Automatic dynamic chemical fractionation method with detection by plasma spectrometry for advanced characterization of solid biofuels†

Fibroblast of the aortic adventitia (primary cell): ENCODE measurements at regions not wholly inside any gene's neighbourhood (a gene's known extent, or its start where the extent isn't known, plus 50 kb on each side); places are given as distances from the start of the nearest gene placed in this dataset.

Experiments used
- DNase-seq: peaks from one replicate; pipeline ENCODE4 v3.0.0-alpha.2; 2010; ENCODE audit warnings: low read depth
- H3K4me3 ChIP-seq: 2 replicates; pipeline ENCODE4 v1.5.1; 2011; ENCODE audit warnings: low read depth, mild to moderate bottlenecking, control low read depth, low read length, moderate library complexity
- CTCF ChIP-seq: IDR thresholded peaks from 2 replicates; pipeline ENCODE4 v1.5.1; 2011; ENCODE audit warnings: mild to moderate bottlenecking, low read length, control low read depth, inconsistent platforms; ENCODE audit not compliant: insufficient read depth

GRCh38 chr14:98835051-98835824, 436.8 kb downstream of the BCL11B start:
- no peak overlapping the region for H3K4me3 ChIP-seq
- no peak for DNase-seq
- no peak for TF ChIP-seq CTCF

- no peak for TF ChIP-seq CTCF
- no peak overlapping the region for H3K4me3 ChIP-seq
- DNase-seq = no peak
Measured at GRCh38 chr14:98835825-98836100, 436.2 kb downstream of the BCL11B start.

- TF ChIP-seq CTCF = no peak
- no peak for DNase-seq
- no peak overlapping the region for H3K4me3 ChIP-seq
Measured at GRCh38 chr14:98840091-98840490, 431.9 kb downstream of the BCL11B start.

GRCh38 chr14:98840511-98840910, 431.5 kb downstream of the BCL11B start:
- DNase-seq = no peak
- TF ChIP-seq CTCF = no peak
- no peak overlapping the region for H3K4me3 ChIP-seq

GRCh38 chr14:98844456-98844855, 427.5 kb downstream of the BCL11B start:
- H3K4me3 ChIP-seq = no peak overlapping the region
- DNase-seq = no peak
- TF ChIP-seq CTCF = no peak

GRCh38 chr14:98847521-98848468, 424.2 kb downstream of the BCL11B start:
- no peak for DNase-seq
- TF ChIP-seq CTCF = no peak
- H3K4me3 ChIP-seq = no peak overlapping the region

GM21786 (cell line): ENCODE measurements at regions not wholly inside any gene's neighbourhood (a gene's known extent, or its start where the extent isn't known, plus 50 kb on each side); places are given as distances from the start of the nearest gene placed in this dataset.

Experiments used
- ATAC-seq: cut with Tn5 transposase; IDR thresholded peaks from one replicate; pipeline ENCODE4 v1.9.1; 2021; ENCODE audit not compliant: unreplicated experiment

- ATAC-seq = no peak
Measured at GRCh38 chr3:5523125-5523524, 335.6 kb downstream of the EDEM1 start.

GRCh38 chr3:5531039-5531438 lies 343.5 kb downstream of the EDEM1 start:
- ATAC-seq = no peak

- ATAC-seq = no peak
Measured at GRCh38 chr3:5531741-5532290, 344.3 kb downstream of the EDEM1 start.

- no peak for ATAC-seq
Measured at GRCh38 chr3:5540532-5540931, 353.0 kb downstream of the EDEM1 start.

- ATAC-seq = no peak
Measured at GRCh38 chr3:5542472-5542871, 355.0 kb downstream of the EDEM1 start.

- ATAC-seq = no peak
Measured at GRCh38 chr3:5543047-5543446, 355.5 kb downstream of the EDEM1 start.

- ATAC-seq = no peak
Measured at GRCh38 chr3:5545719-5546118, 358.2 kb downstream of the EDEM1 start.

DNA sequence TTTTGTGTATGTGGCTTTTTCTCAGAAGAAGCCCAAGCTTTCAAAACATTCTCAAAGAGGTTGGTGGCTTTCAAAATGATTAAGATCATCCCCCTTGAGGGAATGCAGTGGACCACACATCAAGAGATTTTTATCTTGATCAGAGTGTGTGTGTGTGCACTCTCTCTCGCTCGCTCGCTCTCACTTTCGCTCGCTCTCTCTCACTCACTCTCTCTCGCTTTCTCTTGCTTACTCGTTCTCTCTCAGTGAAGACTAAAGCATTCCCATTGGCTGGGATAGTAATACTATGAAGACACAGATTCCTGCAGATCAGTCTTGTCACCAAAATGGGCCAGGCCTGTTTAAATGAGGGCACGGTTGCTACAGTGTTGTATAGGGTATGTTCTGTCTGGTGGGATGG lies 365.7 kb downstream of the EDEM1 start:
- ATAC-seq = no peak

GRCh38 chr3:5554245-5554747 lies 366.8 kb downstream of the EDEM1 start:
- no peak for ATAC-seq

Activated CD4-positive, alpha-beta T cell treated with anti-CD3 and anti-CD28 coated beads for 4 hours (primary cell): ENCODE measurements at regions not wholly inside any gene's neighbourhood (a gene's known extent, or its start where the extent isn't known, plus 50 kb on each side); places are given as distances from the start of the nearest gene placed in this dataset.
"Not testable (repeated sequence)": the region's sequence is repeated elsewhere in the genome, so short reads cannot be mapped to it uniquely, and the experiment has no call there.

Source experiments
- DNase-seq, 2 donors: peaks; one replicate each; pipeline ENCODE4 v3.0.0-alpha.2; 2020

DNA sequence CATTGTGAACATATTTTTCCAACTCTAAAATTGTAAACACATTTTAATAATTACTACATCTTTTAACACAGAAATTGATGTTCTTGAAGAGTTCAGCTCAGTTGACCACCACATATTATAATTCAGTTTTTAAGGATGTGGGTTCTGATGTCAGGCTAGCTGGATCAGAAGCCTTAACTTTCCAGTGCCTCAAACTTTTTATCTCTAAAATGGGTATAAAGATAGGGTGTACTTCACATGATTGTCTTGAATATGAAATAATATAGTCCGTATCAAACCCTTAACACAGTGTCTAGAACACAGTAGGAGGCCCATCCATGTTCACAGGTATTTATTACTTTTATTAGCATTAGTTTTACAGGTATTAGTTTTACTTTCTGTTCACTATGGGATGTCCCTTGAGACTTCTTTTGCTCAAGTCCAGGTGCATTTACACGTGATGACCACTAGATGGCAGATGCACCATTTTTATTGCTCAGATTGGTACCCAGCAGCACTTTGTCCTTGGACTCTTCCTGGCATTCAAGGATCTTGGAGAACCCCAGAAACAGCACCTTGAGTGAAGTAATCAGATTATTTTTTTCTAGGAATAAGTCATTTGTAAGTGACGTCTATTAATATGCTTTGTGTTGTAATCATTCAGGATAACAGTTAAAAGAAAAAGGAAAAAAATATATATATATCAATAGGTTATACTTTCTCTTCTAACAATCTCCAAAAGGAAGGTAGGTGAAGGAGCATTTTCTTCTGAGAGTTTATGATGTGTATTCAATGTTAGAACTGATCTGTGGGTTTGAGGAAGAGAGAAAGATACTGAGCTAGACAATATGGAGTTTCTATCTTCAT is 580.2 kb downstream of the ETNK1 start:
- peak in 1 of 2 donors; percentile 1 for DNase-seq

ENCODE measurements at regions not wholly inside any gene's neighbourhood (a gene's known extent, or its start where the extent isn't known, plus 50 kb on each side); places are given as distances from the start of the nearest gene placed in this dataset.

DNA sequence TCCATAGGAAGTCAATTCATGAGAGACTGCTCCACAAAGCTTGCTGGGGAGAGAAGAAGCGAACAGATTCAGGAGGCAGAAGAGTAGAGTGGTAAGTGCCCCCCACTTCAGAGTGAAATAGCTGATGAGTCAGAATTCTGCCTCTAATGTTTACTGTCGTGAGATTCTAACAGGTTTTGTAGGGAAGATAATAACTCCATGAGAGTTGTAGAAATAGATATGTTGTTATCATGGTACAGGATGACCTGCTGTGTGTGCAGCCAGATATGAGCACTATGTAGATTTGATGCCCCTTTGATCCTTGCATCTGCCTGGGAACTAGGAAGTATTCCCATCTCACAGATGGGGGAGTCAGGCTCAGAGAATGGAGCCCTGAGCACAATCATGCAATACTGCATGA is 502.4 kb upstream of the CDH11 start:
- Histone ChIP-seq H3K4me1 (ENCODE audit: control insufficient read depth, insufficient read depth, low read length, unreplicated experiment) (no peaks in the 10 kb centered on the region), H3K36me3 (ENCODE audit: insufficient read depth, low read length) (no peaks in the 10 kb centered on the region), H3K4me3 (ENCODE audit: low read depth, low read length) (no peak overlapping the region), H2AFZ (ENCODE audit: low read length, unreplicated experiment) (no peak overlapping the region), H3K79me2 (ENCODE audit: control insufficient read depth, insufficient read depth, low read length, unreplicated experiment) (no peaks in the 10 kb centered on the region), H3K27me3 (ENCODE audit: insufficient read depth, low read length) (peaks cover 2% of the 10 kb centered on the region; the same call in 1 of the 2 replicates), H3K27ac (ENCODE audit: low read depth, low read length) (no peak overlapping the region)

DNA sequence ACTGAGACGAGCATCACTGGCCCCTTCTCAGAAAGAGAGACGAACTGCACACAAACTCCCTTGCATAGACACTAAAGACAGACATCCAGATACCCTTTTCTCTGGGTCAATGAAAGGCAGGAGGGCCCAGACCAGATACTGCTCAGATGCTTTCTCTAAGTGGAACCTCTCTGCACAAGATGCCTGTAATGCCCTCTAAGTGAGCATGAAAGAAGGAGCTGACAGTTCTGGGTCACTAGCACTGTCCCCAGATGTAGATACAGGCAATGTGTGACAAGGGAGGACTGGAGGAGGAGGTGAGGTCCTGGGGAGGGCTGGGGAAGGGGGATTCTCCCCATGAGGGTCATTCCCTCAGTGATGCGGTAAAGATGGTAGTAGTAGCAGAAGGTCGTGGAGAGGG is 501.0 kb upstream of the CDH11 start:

A flow-through dynamic leaching test capitalizing on sequential injection (SI) stirred-flow chamber (SFC) extraction is proposed as a front end to inductively coupled plasma optical emission spectrometry (ICP-OES) for automatic and expedient evaluation of potentially mobilisable pools of ash-forming elements (viz., K, Na, Ca, Mg) in troublesome solid biofuels (namely, pine twigs) and ascertainment of the kinetics of metal release. A three-step sequential extraction scheme exploiting increasingly aggressive solvents and encompassing distilled water, 1.0 mol L−1 ammonium acetate and 1.0 mol L−1 hydrochloric acid is herein selected for partitioning of targeted elements in the water-soluble, the exchangeable and the acid-soluble nominal fractions, respectively. The relative amounts of elements in the first two steps are regarded as valuable measures of the release of reactive inorganic species into the flue gases in the course of combustion in boilers and furnaces with the subsequent associated fireside problems. The SI-SFC-based setup coupled to ICP-OES features high tolerance to flow rates (≤2.5 mL min−1) without pressure drop and affords more accurate evaluation of accessible pools of ash-forming matter compared to equilibrium-based methods as a consequence of the exhaustive extraction nature of dynamic fractionation, the solid to liquid equilibria shift, the absence of metal redistribution effects and the release of metals under the nominal pH of the extractant. No significant differences were found at the 0.05 significance level between summation of leached concentrations in each step plus residual fraction and total concentration of ash-forming elements in twigs as determined by microwave digestion, thus revealing the reliability and lack of bias (trueness) of the automatic method. The overall extractable pools of ash-forming elements were quantified in merely 3 h versus 7 days in batchwise leaching tests. The automatic hyphenated technique is thus suitable for expeditious advanced characterization of woody biofuels so as to assist in deciding whether firing biomass fuels leads to potential corrosion risks in combustion devices.